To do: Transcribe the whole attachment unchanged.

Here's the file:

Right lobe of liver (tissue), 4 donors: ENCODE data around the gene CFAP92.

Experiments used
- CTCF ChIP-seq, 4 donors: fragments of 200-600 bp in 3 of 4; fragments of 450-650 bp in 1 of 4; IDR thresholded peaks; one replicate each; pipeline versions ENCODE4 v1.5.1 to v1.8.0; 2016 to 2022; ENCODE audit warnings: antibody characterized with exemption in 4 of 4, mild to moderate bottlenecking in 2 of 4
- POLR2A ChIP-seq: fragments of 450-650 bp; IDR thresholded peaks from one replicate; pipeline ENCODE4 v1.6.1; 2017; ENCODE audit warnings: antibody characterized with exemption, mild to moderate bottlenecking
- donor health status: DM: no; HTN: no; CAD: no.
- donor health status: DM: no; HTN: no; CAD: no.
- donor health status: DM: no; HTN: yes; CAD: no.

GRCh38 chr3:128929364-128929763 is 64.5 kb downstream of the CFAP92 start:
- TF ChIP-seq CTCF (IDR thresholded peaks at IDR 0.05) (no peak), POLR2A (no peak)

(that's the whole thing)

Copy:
Right lobe of liver (tissue), 4 donors: ENCODE data around the gene CFAP92.

Experiments used
- CTCF ChIP-seq, 4 donors: fragments of 200-600 bp in 3 of 4; fragments of 450-650 bp in 1 of 4; IDR thresholded peaks; one replicate each; pipeline versions ENCODE4 v1.5.1 to v1.8.0; 2016 to 2022; ENCODE audit warnings: antibody characterized with exemption in 4 of 4, mild to moderate bottlenecking in 2 of 4
- POLR2A ChIP-seq: fragments of 450-650 bp; IDR thresholded peaks from one replicate; pipeline ENCODE4 v1.6.1; 2017; ENCODE audit warnings: antibody characterized with exemption, mild to moderate bottlenecking
- donor health status: DM: no; HTN: no; CAD: no.
- donor health status: DM: no; HTN: no; CAD: no.
- donor health status: DM: no; HTN: yes; CAD: no.

GRCh38 chr3:128929364-128929763 is 64.5 kb downstream of the CFAP92 start:
- TF ChIP-seq CTCF (IDR thresholded peaks at IDR 0.05) (no peak), POLR2A (no peak)